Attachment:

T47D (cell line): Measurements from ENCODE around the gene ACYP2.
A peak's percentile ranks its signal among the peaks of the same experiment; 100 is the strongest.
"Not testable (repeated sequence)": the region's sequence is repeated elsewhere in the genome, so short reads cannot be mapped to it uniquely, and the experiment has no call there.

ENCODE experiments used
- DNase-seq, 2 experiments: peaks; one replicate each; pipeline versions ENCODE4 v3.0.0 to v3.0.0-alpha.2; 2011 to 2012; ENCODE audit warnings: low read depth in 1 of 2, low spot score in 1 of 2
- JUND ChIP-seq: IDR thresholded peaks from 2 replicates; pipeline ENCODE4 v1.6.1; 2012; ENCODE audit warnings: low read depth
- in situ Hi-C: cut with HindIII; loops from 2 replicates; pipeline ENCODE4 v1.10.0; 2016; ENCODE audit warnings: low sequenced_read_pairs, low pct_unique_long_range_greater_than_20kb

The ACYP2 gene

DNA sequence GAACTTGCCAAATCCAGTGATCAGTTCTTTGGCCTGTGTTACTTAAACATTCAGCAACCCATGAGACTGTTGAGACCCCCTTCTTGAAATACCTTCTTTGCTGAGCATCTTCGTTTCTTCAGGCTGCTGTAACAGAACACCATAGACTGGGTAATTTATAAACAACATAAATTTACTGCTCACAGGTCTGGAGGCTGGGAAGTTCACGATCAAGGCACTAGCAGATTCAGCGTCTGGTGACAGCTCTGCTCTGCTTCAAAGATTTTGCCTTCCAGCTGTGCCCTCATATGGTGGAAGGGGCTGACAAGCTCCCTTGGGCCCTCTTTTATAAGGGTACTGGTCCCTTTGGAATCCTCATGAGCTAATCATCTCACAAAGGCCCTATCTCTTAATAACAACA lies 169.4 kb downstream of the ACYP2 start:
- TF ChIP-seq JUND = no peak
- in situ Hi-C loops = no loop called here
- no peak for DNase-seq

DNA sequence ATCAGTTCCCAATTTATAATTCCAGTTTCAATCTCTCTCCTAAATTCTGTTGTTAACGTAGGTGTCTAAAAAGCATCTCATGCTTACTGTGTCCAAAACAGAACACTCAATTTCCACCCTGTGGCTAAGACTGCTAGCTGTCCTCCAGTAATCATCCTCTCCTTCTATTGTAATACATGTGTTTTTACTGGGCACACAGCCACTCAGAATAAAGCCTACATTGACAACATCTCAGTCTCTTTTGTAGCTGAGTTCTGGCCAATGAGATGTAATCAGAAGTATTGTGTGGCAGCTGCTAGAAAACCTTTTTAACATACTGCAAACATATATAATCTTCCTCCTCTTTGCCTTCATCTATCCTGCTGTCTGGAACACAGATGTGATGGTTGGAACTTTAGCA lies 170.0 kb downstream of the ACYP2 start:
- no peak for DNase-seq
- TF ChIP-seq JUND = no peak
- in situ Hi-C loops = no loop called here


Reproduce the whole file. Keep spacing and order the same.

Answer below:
T47D (cell line): Measurements from ENCODE around the gene ACYP2.
A peak's percentile ranks its signal among the peaks of the same experiment; 100 is the strongest.
"Not testable (repeated sequence)": the region's sequence is repeated elsewhere in the genome, so short reads cannot be mapped to it uniquely, and the experiment has no call there.

ENCODE experiments used
- DNase-seq, 2 experiments: peaks; one replicate each; pipeline versions ENCODE4 v3.0.0 to v3.0.0-alpha.2; 2011 to 2012; ENCODE audit warnings: low read depth in 1 of 2, low spot score in 1 of 2
- JUND ChIP-seq: IDR thresholded peaks from 2 replicates; pipeline ENCODE4 v1.6.1; 2012; ENCODE audit warnings: low read depth
- in situ Hi-C: cut with HindIII; loops from 2 replicates; pipeline ENCODE4 v1.10.0; 2016; ENCODE audit warnings: low sequenced_read_pairs, low pct_unique_long_range_greater_than_20kb

The ACYP2 gene

DNA sequence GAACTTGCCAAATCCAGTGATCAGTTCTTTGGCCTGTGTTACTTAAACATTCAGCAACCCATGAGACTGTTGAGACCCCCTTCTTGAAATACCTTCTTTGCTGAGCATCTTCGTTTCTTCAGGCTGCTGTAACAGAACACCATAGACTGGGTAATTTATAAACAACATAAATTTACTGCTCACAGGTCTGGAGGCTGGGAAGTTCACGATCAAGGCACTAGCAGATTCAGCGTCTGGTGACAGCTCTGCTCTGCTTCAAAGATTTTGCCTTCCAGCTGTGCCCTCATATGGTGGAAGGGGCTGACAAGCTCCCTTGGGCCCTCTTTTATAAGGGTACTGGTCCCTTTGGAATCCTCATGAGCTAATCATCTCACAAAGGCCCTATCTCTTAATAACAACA lies 169.4 kb downstream of the ACYP2 start:
- TF ChIP-seq JUND = no peak
- in situ Hi-C loops = no loop called here
- no peak for DNase-seq

DNA sequence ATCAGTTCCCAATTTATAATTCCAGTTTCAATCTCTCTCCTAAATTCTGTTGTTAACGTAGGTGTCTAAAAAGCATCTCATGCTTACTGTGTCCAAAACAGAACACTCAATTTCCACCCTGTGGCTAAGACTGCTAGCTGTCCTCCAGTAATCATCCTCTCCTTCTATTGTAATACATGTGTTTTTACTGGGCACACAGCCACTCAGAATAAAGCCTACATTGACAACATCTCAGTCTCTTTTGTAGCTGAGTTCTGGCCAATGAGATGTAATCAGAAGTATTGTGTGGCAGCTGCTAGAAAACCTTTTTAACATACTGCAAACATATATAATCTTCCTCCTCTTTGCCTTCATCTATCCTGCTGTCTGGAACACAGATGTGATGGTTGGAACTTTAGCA lies 170.0 kb downstream of the ACYP2 start:
- no peak for DNase-seq
- TF ChIP-seq JUND = no peak
- in situ Hi-C loops = no loop called here